Blog 2: On Dropping Out of School and Becoming a Gypsy

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I've never really been one for the nomadic life. Moreover, as a devoted student of the natural sciences, I have brushed off horoscopes, palmistry, and tarot cards as superstitious scams aimed to satisfy the curiosities and hopes of the desperate and feeble. However, the eerily 'coincidental' and 'psychic' happenings my roommate and I have experienced in recent weeks almost caused me to doubt whether pseudoscience really is pseudoscience. Almost. Allow me to explain.

I would far exceed the word count quota if I were to enumerate here all the predictions and coincidences I have encountered recently. Nonetheless, I will share a few. In the past three days, my roommate and I have collectively found six dimes on the ground at various locations around the U. During this time, we did not chance upon any other coins randomly lying around (no pennies, no quarters). Take, as another example, the following situation of apparent "jinxing": About an hour after mentioning to my roommate that a couple of our friends who were dating had "been together for a while," their relationship status on Facebook changed to "single."

More examples? While sitting in my biology class, I decided it would be neat to do a project on genetically modified cats. We have never specifically discussed cats in class, and I'm not particularly interested in cats, but the idea just came to mind for some reason. When I went on Moodle that night, the first sample article my professor had posted was exactly about that: a GMO cat modified to glow in the dark. Additionally, my roommate and I have recently been seemingly reading each others minds, finishing each others sentences, and encountering the same odd coincidences independently in the same day. We thought perhaps we should harness our psychic powers, drop out of school and become gypsies. Jokingly, of course.

While all these coincidences seem to suggest something supernatural, in all honesty, I realize that calling ourselves fortune-tellers or mind-readers is simply an example of apophenia, a phenomenon which our textbook describes as the "tendency to perceive meaningful connections among unrelated phenomena." What are the chances that all of those coincidences and more would happen in the span of a couple of weeks? Perhaps not as low as we think! Most likely, these occurrences were due to chance, and our contrived isolation and analyzation of them was a result of not only apophenia, but also a number of logical fallacies-- namely, confirmation bias. Retrospectively, I realize that my roommate and I fell victim to confirmation bias and neglect of evidence that didn't lead to the conclusion that we were real-life Esmeraldas. For example, we never considered all the other times in our lives when we had found coins on the ground. We didn't think anything of the other changed relationship statuses on Facebook that week. I didn't point out the lack of coincidence in the other biology articles my professor posted. Et cetera.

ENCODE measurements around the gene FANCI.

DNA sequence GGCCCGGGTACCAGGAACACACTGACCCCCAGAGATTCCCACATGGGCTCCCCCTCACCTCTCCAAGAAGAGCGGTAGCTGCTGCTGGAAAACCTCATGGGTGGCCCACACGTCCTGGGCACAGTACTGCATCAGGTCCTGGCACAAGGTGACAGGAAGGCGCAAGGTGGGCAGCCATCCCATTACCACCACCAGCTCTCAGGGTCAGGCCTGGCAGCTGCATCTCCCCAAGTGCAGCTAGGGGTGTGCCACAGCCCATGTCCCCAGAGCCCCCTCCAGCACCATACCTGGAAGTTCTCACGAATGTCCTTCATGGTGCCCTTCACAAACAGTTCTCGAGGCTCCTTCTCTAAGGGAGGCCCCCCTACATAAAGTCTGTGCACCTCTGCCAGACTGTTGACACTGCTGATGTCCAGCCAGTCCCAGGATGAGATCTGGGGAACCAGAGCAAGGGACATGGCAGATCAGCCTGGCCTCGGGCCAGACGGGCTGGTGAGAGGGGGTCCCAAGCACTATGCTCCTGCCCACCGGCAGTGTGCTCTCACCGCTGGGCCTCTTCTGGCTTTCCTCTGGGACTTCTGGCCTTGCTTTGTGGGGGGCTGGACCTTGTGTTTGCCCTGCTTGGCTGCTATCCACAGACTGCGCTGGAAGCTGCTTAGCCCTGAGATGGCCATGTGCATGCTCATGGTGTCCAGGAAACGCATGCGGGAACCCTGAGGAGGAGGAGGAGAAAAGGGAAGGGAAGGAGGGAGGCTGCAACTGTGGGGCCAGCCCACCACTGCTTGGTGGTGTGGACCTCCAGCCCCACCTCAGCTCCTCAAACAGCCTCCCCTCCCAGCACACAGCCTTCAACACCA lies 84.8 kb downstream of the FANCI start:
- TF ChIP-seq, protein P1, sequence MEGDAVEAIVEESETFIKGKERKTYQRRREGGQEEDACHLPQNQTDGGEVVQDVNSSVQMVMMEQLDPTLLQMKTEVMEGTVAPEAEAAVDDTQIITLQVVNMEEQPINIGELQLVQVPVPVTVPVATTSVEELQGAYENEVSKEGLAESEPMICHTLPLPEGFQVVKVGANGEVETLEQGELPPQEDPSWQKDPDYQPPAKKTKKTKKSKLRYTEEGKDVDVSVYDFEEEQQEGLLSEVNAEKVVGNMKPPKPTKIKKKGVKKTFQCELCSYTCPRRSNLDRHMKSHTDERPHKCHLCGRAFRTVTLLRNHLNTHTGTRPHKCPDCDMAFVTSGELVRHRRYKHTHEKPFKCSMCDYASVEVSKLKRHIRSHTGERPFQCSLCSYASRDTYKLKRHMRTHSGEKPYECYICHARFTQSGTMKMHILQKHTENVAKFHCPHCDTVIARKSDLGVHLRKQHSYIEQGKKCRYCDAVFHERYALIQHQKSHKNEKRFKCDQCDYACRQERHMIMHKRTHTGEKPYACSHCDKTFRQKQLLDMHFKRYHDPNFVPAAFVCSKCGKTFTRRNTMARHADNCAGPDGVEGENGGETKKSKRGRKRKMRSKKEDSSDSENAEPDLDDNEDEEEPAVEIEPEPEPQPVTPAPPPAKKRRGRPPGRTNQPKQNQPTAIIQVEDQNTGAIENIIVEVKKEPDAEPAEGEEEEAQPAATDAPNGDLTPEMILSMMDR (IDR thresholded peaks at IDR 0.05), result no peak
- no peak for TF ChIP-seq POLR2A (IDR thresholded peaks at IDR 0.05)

It's interesting that while all these happenstances were taking place, I was reading about pseudosience, apophenia, pareidolia, and fallacies in my Psych textbook. COINCIDENCE?... probably.

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Image from: http://www.lucknet.com/Horoscope_news/Horoscope.html

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Engaging and perplexing post! Pseudoscience definitely is appealing to us, for the mere fact of making sense and taking some sort of "control" of the otherwise unconnected occurrences throughout the day. This illusory correlation, as you mentioned, far outweighs the otherwise mundane and and non-correlative happenings in a day (as you mentioned, you paid no attention to similar Facebook status changes, or other articles your professor sent you). It's in our nature to make imaginary connections or supernatural happenings because it satisfies what we think is going to happen (confirmation bias).